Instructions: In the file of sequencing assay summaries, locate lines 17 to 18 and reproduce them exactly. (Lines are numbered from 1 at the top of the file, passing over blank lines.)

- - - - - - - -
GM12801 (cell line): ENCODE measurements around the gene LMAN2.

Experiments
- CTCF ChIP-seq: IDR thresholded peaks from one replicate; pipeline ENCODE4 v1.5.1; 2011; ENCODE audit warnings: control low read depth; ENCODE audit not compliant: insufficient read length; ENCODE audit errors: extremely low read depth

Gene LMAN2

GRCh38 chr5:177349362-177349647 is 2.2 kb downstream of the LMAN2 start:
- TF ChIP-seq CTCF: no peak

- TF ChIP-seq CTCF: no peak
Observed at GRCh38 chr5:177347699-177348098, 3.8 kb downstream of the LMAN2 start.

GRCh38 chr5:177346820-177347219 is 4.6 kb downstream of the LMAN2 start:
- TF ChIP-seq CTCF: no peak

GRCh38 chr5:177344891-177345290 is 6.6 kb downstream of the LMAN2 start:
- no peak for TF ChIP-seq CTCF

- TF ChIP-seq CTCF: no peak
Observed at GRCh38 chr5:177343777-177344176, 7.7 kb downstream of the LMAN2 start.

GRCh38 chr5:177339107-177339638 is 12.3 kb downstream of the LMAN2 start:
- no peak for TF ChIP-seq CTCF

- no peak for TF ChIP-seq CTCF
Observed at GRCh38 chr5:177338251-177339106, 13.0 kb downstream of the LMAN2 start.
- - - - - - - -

- no peak for TF ChIP-seq CTCF
Observed at GRCh38 chr5:177338251-177339106, 13.0 kb downstream of the LMAN2 start.